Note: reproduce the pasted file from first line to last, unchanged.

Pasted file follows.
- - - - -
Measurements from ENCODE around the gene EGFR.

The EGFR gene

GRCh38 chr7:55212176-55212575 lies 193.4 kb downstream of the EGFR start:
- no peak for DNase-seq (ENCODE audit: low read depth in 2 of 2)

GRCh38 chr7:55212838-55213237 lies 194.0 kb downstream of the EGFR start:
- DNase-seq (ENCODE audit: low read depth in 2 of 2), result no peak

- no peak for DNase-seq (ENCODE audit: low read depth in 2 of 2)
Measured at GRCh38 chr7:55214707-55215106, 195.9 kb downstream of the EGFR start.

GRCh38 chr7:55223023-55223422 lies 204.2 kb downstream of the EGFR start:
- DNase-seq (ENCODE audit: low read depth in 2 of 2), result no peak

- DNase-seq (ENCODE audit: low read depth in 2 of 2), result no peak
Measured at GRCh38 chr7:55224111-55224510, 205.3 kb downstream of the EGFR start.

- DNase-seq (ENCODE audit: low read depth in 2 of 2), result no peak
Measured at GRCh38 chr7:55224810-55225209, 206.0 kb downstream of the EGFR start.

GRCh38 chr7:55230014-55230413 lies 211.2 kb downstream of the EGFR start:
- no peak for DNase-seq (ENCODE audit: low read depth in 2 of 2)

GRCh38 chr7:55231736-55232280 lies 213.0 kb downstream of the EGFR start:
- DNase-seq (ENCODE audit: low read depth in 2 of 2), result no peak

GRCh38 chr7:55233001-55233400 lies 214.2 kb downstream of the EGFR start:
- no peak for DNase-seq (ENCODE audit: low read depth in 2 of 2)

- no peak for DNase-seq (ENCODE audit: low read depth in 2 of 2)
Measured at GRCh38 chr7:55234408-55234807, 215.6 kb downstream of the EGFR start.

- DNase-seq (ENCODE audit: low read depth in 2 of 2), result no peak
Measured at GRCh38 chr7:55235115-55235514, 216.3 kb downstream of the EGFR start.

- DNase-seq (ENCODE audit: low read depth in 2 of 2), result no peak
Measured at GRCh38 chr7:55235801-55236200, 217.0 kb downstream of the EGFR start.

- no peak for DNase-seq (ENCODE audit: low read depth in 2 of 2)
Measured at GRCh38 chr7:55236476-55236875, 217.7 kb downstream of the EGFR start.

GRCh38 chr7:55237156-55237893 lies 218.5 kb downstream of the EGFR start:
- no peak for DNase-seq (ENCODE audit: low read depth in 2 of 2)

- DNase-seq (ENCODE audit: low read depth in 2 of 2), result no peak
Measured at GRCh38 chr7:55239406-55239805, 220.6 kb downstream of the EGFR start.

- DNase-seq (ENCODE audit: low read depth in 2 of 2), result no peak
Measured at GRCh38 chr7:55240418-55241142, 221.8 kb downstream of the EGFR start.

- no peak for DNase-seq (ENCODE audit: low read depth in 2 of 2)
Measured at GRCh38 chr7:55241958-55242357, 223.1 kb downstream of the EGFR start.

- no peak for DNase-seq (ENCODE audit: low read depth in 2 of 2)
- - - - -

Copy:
Measurements from ENCODE around the gene EGFR.

The EGFR gene

GRCh38 chr7:55212176-55212575 lies 193.4 kb downstream of the EGFR start:
- no peak for DNase-seq (ENCODE audit: low read depth in 2 of 2)

GRCh38 chr7:55212838-55213237 lies 194.0 kb downstream of the EGFR start:
- DNase-seq (ENCODE audit: low read depth in 2 of 2), result no peak

- no peak for DNase-seq (ENCODE audit: low read depth in 2 of 2)
Measured at GRCh38 chr7:55214707-55215106, 195.9 kb downstream of the EGFR start.

GRCh38 chr7:55223023-55223422 lies 204.2 kb downstream of the EGFR start:
- DNase-seq (ENCODE audit: low read depth in 2 of 2), result no peak

- DNase-seq (ENCODE audit: low read depth in 2 of 2), result no peak
Measured at GRCh38 chr7:55224111-55224510, 205.3 kb downstream of the EGFR start.

- DNase-seq (ENCODE audit: low read depth in 2 of 2), result no peak
Measured at GRCh38 chr7:55224810-55225209, 206.0 kb downstream of the EGFR start.

GRCh38 chr7:55230014-55230413 lies 211.2 kb downstream of the EGFR start:
- no peak for DNase-seq (ENCODE audit: low read depth in 2 of 2)

GRCh38 chr7:55231736-55232280 lies 213.0 kb downstream of the EGFR start:
- DNase-seq (ENCODE audit: low read depth in 2 of 2), result no peak

GRCh38 chr7:55233001-55233400 lies 214.2 kb downstream of the EGFR start:
- no peak for DNase-seq (ENCODE audit: low read depth in 2 of 2)

- no peak for DNase-seq (ENCODE audit: low read depth in 2 of 2)
Measured at GRCh38 chr7:55234408-55234807, 215.6 kb downstream of the EGFR start.

- DNase-seq (ENCODE audit: low read depth in 2 of 2), result no peak
Measured at GRCh38 chr7:55235115-55235514, 216.3 kb downstream of the EGFR start.

- DNase-seq (ENCODE audit: low read depth in 2 of 2), result no peak
Measured at GRCh38 chr7:55235801-55236200, 217.0 kb downstream of the EGFR start.

- no peak for DNase-seq (ENCODE audit: low read depth in 2 of 2)
Measured at GRCh38 chr7:55236476-55236875, 217.7 kb downstream of the EGFR start.

GRCh38 chr7:55237156-55237893 lies 218.5 kb downstream of the EGFR start:
- no peak for DNase-seq (ENCODE audit: low read depth in 2 of 2)

- DNase-seq (ENCODE audit: low read depth in 2 of 2), result no peak
Measured at GRCh38 chr7:55239406-55239805, 220.6 kb downstream of the EGFR start.

- DNase-seq (ENCODE audit: low read depth in 2 of 2), result no peak
Measured at GRCh38 chr7:55240418-55241142, 221.8 kb downstream of the EGFR start.

- no peak for DNase-seq (ENCODE audit: low read depth in 2 of 2)
Measured at GRCh38 chr7:55241958-55242357, 223.1 kb downstream of the EGFR start.

- no peak for DNase-seq (ENCODE audit: low read depth in 2 of 2)